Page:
Years ago (er...TWELVE), I bought Carrie Fisher's book Surrender The Pink at an airport before I got on a transatlantic flight. (A clue: If a book is still in airport bookstores five yearsafter it's published, it's a hit.) I mostly bought it because it looked like trashy fiction, and I was traveling with William Gaddis' The Recognitions, which I still have not read. (Honestly, my back STILL hurts from toting that thing around everywhere and pretending to read it.) It's not a trashy novel, but I confess that I thought an actress who writes a novel ought to be treated with the same contempt as a model who tries acting. (Feel free to extend this metaphor to radio producers — I know I'm a little snot.)
I did, however, read Surrender the Pink. Three times. And subsequent to the flight — a hundred times. It's the real thing — the writing's too good to fall into celebrity book genres. It's sort of like listening to your best, funniest, girlfriend tell a good, long story with at least three-dozen devastating one liners. The tale of Dinah, a soap opera writer, and her on-again off-again boyfriend/hubby Rudy Gendler, would be appealing to anyone who's interested in the following things: New York, humor, Los Angeles, soap opera behind-the-scenes, men, women, dating, awkward moments. It's truly a Sex and the City type of experience. When I read it in 1996, I was awed by its sophistication, and now, years later, I read it with a rueful chuckle (I've dated the Rudy Gendlers of the world, sadly). I've repeatedly stolen lines from it.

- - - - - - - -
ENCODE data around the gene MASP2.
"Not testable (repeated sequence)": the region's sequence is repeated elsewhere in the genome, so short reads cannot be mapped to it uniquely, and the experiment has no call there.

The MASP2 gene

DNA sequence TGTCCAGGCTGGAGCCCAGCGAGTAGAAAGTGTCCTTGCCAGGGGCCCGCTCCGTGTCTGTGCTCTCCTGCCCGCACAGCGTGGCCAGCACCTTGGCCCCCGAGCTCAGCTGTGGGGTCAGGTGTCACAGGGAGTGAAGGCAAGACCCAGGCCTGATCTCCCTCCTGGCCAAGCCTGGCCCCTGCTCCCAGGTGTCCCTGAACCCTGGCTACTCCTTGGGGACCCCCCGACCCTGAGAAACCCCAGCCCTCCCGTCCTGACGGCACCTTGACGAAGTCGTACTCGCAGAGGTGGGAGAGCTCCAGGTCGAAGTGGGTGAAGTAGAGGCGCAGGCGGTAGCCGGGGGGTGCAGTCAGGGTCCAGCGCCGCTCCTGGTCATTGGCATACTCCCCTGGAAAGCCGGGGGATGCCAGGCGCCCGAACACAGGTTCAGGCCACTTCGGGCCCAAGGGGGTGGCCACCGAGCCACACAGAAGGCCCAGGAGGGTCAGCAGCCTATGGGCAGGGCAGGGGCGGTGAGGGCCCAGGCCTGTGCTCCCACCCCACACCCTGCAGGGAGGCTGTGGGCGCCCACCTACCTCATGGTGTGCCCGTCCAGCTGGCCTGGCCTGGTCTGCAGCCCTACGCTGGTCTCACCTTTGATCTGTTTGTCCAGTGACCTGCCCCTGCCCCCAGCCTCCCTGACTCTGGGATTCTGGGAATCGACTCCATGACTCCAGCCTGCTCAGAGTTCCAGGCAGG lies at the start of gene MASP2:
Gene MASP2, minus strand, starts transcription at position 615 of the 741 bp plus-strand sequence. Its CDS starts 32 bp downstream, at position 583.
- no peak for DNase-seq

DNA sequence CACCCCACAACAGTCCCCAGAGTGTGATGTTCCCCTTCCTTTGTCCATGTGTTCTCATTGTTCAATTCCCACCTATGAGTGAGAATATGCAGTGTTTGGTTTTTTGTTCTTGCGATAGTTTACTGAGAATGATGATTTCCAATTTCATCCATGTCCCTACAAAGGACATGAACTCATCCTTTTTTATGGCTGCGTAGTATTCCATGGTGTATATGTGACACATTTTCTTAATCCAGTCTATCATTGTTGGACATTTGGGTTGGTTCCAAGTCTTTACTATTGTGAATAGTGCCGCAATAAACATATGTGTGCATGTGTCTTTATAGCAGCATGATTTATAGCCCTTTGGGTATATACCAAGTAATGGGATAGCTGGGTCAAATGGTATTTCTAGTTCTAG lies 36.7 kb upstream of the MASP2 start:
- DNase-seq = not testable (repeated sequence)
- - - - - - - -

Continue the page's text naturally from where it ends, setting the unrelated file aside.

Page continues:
Hilariously, I had no idea the book was about Fisher's marriage to Paul Simon until recently. It does however, have the ring of truth to it — like all of Carrie Fisher's work (except perhaps the Star Wars trilogy). Give it a whirl — you'll read it in one sitting. This recommendation is your holiday gift, NPR-ites!